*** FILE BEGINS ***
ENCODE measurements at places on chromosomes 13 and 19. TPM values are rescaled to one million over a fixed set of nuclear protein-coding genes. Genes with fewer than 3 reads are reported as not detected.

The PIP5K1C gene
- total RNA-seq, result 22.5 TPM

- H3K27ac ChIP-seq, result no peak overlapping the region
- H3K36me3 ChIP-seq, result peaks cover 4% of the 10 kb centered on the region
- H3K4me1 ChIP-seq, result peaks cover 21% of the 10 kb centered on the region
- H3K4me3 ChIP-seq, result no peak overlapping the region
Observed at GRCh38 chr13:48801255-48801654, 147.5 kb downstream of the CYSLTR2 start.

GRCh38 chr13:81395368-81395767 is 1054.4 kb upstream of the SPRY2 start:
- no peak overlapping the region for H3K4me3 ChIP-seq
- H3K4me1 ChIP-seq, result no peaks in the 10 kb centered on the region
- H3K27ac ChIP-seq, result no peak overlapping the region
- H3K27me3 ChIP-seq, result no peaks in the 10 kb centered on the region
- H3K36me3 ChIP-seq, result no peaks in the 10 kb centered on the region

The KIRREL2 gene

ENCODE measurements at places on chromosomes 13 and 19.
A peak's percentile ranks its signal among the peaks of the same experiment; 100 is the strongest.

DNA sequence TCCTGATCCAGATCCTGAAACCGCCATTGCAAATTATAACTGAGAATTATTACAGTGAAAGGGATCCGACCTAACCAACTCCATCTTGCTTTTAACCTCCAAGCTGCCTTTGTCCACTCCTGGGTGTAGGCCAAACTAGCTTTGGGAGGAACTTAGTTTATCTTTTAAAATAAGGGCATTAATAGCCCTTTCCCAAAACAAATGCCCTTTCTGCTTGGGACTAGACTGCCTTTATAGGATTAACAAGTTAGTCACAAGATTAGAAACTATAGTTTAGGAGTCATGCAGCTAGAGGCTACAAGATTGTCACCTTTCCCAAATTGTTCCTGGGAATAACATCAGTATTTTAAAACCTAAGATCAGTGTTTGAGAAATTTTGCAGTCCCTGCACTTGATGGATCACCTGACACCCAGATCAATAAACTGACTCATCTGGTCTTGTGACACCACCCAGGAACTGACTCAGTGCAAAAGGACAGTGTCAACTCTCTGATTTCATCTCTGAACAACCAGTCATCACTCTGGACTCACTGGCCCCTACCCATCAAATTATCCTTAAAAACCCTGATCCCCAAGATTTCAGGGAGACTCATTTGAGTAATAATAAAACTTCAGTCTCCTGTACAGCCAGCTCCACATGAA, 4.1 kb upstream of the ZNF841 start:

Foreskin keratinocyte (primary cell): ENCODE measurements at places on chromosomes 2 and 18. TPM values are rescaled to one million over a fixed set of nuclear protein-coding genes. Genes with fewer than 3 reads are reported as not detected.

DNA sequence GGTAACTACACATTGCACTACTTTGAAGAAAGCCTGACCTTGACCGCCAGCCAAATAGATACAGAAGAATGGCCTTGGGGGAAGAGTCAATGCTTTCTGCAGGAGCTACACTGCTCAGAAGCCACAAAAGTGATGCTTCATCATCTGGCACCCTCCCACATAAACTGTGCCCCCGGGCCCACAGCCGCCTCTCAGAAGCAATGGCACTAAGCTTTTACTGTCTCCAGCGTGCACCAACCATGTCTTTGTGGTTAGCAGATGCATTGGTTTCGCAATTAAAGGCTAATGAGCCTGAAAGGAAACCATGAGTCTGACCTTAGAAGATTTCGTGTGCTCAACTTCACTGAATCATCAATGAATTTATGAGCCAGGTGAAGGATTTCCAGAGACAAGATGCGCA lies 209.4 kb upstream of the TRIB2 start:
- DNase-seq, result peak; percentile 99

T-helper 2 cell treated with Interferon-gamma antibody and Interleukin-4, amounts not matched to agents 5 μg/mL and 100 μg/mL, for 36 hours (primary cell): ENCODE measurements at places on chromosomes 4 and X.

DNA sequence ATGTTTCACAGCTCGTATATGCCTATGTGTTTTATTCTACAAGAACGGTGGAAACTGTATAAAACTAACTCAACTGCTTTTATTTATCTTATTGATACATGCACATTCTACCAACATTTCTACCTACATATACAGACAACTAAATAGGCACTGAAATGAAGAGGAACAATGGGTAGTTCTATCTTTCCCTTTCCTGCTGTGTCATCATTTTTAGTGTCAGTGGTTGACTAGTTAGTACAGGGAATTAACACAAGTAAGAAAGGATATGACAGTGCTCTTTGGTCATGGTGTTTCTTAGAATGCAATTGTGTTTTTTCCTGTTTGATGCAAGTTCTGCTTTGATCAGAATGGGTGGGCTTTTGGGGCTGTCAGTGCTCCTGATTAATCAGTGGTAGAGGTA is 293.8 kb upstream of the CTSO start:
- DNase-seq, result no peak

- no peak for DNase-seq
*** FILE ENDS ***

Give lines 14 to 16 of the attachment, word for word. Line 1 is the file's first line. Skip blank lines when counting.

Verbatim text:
- H3K36me3 ChIP-seq, result no peaks in the 10 kb centered on the region

The KIRREL2 gene

ENCODE measurements at places on chromosomes 13 and 19.